Jeff Nelson Senior Executive Editor
Security has had another series of discussions with members of College Council (CC), All Campus Entertainment (ACE) and students and staff involved with the Log to try and resolve issues surrounding the College’s policies on the operation of the facility. CC originally broached the issue with Security last October, but never followed through with its letter requesting changes. “Honestly, it wasn’t our priority and we had other issues, so we forgot about it,” said Dave Boyer, assistant director of security.
A three-drink limit on under-21 nights and a ban on all unregistered guests were both instituted after a chaotic beach party last year prompted scrutiny from the Williamstown board of selectmen and the Williamstown Police Department (WPD).
However, the new regulations, particularly about bringing visitors into the Log, have frustrated students. Last year, for example, a member of the band Guster, who had just played a show at the College, tried to enter the Log with a number of Williams students and was denied access. “Generally we are most interested in addressing the issue of visitors,” said Aaron Wilson ’04, ACE’s social and house events co-chair and CC at-large representative. “We would like to see student-sponsored guests be admitted to the Log, and after talking with Dave [Boyer] we are hopefully going to make this happen in time for this Thursday night.”
The College imposed the three-drink limit on under-21 nights at the bar to try and reduce the amount of alcohol passed from students over 21 to underage friends.
Prior to the meetings, Security already had a system set up to allow visitors into the Log, and the new discussions have only led to an agreement to try and advertise the policy so students know how to bring visitors into the establishment. Currently, students can register guests at Security on weekdays by 4 p.m. The guest receives a visitor’s pass, which allows access to the host’s dorm and also to the Log.
However, there will be age restrictions on guests allowed into the Log. Jean Thorndike, director of campus safety, said that anybody under the age of 18 will not be allowed into the building, regardless of whether they have a visitor’s pass or not. This policy particularly affects prospective students, who are sometimes under 18. Besides liability, Boyer said, the issue is that it is difficult to distinguish between a prospective and an area student. “There’s going to be an 18 year-old Mt. Greylock student who’s not a prospective and not a recruit who will pose a significant risk,” Boyer said. “There’s not a single person at the College that wants high school-aged kids near alcohol at the Log.”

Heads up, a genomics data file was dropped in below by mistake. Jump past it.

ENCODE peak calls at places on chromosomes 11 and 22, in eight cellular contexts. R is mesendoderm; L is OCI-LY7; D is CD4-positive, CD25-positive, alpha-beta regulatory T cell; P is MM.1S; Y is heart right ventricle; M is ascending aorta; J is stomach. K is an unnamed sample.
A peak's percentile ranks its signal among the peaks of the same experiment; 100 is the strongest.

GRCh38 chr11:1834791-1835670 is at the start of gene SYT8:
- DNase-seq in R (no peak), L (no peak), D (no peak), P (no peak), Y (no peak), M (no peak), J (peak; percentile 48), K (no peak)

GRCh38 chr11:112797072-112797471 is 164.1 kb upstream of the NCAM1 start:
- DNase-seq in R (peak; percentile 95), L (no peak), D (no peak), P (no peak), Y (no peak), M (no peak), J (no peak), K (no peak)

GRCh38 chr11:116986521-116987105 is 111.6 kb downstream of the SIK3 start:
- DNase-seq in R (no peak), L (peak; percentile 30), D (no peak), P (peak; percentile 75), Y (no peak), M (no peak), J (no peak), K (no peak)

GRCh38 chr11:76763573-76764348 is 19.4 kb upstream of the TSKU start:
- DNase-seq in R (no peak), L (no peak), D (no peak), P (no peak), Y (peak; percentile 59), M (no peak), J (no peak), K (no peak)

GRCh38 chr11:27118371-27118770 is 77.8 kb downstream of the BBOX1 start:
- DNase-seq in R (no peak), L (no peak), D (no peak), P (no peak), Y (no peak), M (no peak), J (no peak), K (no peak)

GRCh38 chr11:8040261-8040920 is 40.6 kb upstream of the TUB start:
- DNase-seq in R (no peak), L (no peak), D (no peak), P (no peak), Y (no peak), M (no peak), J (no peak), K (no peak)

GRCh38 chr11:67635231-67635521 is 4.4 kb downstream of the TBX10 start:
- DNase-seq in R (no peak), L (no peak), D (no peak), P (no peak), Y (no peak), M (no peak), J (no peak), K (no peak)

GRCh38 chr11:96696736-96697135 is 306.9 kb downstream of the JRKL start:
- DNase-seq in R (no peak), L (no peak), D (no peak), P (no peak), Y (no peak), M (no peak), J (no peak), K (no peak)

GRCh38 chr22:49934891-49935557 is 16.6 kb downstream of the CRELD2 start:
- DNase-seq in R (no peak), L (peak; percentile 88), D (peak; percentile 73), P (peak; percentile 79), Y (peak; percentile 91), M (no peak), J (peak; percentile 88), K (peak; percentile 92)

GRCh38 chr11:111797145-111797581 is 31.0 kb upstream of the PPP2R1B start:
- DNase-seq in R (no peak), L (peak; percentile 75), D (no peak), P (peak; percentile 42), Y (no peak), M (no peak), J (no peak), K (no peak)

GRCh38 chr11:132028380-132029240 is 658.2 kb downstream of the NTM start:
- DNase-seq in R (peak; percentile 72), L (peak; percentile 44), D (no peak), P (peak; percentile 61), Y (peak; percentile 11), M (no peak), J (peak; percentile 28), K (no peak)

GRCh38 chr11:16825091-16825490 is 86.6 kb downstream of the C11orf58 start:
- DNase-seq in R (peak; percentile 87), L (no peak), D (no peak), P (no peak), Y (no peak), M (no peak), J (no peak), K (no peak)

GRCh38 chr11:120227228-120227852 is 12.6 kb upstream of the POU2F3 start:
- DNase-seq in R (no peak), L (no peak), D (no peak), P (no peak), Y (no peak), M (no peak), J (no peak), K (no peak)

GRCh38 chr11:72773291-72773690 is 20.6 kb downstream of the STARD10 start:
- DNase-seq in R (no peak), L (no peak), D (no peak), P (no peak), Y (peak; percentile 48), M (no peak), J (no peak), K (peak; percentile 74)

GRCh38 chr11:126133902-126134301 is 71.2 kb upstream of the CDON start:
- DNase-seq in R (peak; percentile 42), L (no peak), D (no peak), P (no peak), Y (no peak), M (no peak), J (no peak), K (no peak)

Boyer’s fear is not unfounded; a number of incidents involving Williams students inviting high school students or other local residents whom they had met on Spring Street to the Log require the guest ID process. “We’ve had a history of problems with locals getting into the Log, [drinking] and then getting into cars,” Boyer said.
Under the revised policy, a list of registered guests would be sent to the Log. The dining services member checking student IDs would then verify the guest’s name with the list at the Log.
Another sticking point between students and Security is the $20 deposit required to obtain a visitor’s pass, said Chris Ryan ’04, CC Gladden house representative. Ryan and Wilson met with Boyer yesterday to try to give students the option of placing the deposit on their term bill. If the guest card does not get returned to Security, then the term bill would be charged the $20. Boyer said he is looking into the possibilities of this new option.
“I would definitely say there is progress being made as we are getting changes hopefully implemented for this weekend, and Dave Boyer seems eager to incorporate student sentiment into the College’s ongoing negotiations with the town about Log policy,” Wilson said.
The three-drink limit is a much thornier issue, though. The College imposes the limit whenever the Log is open to the entire student body and under and over 21 year olds are mixed. “The drink limit has severely reduced the handoff of beverages to minors,” Boyer said. He said the only way he could foresee a change in policy is if 21 year olds were exclusively allowed into the bar area during mixed-age nights. Other College administrators expressed doubt that the drink limit would ever be raised. Mixed-age parties were one of the principle sources of tension between Canterbury’s and the town when that bar was closed last year.
“In reality, the Log is unique in that it is a licensed establishment that allows underage people to be near the bar,” Wilson said. “Thus the College has to carefully follow state and local laws about how alcohol is served in order to protect the Log staff legally.
“It is important to remember that town issues with past Log disturbances, underage drinking, etc., make it imperative that the [WPD and selectmen] are incorporated into any discussions about the changes to the policy.”
Boyer said the impetus for advertising the visitor policy now lies with CC. Most students simply do not know that the policy exists and problems at the Log would be reduced if students were aware of how to properly get visitors into the building.